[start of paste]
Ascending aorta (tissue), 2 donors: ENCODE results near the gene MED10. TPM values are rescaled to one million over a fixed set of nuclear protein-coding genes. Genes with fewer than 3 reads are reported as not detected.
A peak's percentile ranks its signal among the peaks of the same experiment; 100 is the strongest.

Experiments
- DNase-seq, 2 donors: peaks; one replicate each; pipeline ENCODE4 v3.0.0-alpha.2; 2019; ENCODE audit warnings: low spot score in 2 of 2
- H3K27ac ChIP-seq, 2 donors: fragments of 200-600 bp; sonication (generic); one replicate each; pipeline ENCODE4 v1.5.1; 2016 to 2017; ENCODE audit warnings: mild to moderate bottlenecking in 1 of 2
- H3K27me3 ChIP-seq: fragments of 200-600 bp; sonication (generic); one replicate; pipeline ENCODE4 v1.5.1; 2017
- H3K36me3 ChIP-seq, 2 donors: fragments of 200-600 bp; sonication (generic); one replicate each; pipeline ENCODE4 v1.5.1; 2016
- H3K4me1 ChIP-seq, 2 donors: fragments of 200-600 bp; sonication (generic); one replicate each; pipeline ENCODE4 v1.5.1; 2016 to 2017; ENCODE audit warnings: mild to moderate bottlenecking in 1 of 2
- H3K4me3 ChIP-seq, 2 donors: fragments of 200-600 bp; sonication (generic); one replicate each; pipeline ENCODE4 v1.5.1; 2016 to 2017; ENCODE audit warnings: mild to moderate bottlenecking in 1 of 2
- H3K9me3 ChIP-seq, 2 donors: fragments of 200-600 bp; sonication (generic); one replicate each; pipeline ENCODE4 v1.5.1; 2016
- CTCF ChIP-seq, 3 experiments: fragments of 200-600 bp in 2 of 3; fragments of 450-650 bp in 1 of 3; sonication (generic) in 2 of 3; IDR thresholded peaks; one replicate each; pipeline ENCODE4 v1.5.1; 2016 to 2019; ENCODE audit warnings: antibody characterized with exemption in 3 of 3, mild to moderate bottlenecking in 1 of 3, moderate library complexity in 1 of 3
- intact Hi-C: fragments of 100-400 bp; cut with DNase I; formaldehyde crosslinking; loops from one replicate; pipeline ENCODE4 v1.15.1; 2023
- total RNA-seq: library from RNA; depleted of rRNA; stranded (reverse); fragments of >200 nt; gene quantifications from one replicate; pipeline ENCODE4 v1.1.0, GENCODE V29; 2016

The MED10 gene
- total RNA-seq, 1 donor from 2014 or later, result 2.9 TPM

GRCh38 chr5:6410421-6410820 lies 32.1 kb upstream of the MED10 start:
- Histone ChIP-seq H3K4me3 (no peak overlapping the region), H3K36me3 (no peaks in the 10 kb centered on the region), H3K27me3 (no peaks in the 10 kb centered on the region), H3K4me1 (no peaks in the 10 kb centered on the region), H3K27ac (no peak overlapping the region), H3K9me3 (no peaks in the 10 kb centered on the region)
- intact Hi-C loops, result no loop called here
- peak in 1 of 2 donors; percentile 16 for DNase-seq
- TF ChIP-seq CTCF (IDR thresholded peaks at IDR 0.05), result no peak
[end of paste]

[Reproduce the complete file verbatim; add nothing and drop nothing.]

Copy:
Ascending aorta (tissue), 2 donors: ENCODE results near the gene MED10. TPM values are rescaled to one million over a fixed set of nuclear protein-coding genes. Genes with fewer than 3 reads are reported as not detected.
A peak's percentile ranks its signal among the peaks of the same experiment; 100 is the strongest.

Experiments
- DNase-seq, 2 donors: peaks; one replicate each; pipeline ENCODE4 v3.0.0-alpha.2; 2019; ENCODE audit warnings: low spot score in 2 of 2
- H3K27ac ChIP-seq, 2 donors: fragments of 200-600 bp; sonication (generic); one replicate each; pipeline ENCODE4 v1.5.1; 2016 to 2017; ENCODE audit warnings: mild to moderate bottlenecking in 1 of 2
- H3K27me3 ChIP-seq: fragments of 200-600 bp; sonication (generic); one replicate; pipeline ENCODE4 v1.5.1; 2017
- H3K36me3 ChIP-seq, 2 donors: fragments of 200-600 bp; sonication (generic); one replicate each; pipeline ENCODE4 v1.5.1; 2016
- H3K4me1 ChIP-seq, 2 donors: fragments of 200-600 bp; sonication (generic); one replicate each; pipeline ENCODE4 v1.5.1; 2016 to 2017; ENCODE audit warnings: mild to moderate bottlenecking in 1 of 2
- H3K4me3 ChIP-seq, 2 donors: fragments of 200-600 bp; sonication (generic); one replicate each; pipeline ENCODE4 v1.5.1; 2016 to 2017; ENCODE audit warnings: mild to moderate bottlenecking in 1 of 2
- H3K9me3 ChIP-seq, 2 donors: fragments of 200-600 bp; sonication (generic); one replicate each; pipeline ENCODE4 v1.5.1; 2016
- CTCF ChIP-seq, 3 experiments: fragments of 200-600 bp in 2 of 3; fragments of 450-650 bp in 1 of 3; sonication (generic) in 2 of 3; IDR thresholded peaks; one replicate each; pipeline ENCODE4 v1.5.1; 2016 to 2019; ENCODE audit warnings: antibody characterized with exemption in 3 of 3, mild to moderate bottlenecking in 1 of 3, moderate library complexity in 1 of 3
- intact Hi-C: fragments of 100-400 bp; cut with DNase I; formaldehyde crosslinking; loops from one replicate; pipeline ENCODE4 v1.15.1; 2023
- total RNA-seq: library from RNA; depleted of rRNA; stranded (reverse); fragments of >200 nt; gene quantifications from one replicate; pipeline ENCODE4 v1.1.0, GENCODE V29; 2016

The MED10 gene
- total RNA-seq, 1 donor from 2014 or later, result 2.9 TPM

GRCh38 chr5:6410421-6410820 lies 32.1 kb upstream of the MED10 start:
- Histone ChIP-seq H3K4me3 (no peak overlapping the region), H3K36me3 (no peaks in the 10 kb centered on the region), H3K27me3 (no peaks in the 10 kb centered on the region), H3K4me1 (no peaks in the 10 kb centered on the region), H3K27ac (no peak overlapping the region), H3K9me3 (no peaks in the 10 kb centered on the region)
- intact Hi-C loops, result no loop called here
- peak in 1 of 2 donors; percentile 16 for DNase-seq
- TF ChIP-seq CTCF (IDR thresholded peaks at IDR 0.05), result no peak